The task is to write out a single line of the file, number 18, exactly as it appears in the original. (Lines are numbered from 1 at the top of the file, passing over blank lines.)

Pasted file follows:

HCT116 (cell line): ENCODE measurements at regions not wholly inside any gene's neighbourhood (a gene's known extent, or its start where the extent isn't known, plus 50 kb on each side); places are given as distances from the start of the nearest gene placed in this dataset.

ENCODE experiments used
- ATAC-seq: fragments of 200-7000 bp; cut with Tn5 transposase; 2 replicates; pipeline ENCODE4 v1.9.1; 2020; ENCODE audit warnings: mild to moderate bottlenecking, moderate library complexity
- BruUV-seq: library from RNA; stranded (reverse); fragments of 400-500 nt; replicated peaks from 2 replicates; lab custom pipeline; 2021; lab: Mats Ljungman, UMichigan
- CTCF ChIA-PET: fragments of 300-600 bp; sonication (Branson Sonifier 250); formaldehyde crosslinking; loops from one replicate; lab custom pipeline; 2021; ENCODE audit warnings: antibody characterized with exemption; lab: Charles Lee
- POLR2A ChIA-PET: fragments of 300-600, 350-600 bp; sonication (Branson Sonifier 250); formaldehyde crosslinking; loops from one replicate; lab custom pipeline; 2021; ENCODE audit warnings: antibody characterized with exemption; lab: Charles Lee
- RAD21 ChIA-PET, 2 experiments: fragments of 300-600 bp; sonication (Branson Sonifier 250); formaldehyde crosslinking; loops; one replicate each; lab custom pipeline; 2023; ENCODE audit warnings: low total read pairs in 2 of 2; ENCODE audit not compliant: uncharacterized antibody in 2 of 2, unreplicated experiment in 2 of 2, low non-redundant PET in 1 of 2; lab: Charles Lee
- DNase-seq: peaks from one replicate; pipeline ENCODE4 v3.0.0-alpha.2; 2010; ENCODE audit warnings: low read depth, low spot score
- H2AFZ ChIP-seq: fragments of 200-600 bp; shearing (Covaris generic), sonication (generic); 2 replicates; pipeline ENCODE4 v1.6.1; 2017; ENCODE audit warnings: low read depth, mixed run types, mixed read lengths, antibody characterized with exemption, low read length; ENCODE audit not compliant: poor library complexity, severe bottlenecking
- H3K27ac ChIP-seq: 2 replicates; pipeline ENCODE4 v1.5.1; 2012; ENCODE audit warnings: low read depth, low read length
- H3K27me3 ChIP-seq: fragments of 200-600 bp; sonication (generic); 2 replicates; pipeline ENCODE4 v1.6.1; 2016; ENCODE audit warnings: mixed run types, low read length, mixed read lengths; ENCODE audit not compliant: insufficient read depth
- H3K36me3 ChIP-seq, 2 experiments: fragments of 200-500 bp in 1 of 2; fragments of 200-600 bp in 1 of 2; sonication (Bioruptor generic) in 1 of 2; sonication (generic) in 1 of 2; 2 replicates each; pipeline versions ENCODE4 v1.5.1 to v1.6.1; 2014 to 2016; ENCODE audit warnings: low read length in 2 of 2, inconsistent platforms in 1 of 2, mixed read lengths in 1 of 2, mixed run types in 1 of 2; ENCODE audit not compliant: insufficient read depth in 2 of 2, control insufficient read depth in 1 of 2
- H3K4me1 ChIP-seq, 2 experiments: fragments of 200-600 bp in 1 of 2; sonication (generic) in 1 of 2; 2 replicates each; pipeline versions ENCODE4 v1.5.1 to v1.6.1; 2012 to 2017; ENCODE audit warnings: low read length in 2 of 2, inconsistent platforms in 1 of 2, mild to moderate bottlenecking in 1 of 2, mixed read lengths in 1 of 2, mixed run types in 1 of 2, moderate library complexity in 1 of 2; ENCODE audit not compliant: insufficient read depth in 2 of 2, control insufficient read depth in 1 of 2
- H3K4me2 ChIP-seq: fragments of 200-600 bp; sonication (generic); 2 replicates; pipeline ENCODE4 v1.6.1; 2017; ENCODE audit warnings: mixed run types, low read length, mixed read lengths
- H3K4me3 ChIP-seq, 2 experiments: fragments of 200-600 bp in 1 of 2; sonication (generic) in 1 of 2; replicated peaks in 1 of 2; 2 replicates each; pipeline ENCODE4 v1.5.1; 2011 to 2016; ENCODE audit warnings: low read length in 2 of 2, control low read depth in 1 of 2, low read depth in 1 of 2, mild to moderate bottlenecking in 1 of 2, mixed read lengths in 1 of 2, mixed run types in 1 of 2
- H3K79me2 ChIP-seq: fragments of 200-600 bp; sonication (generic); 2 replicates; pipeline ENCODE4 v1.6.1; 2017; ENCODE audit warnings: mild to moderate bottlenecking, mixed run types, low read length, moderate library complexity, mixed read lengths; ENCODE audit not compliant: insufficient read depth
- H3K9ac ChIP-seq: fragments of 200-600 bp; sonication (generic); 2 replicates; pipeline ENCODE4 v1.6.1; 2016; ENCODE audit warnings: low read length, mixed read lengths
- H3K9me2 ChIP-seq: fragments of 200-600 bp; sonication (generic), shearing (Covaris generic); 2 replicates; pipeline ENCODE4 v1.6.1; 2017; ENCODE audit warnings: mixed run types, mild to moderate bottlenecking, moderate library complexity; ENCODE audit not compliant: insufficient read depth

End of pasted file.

- H3K9me2 ChIP-seq: fragments of 200-600 bp; sonication (generic), shearing (Covaris generic); 2 replicates; pipeline ENCODE4 v1.6.1; 2017; ENCODE audit warnings: mixed run types, mild to moderate bottlenecking, moderate library complexity; ENCODE audit not compliant: insufficient read depth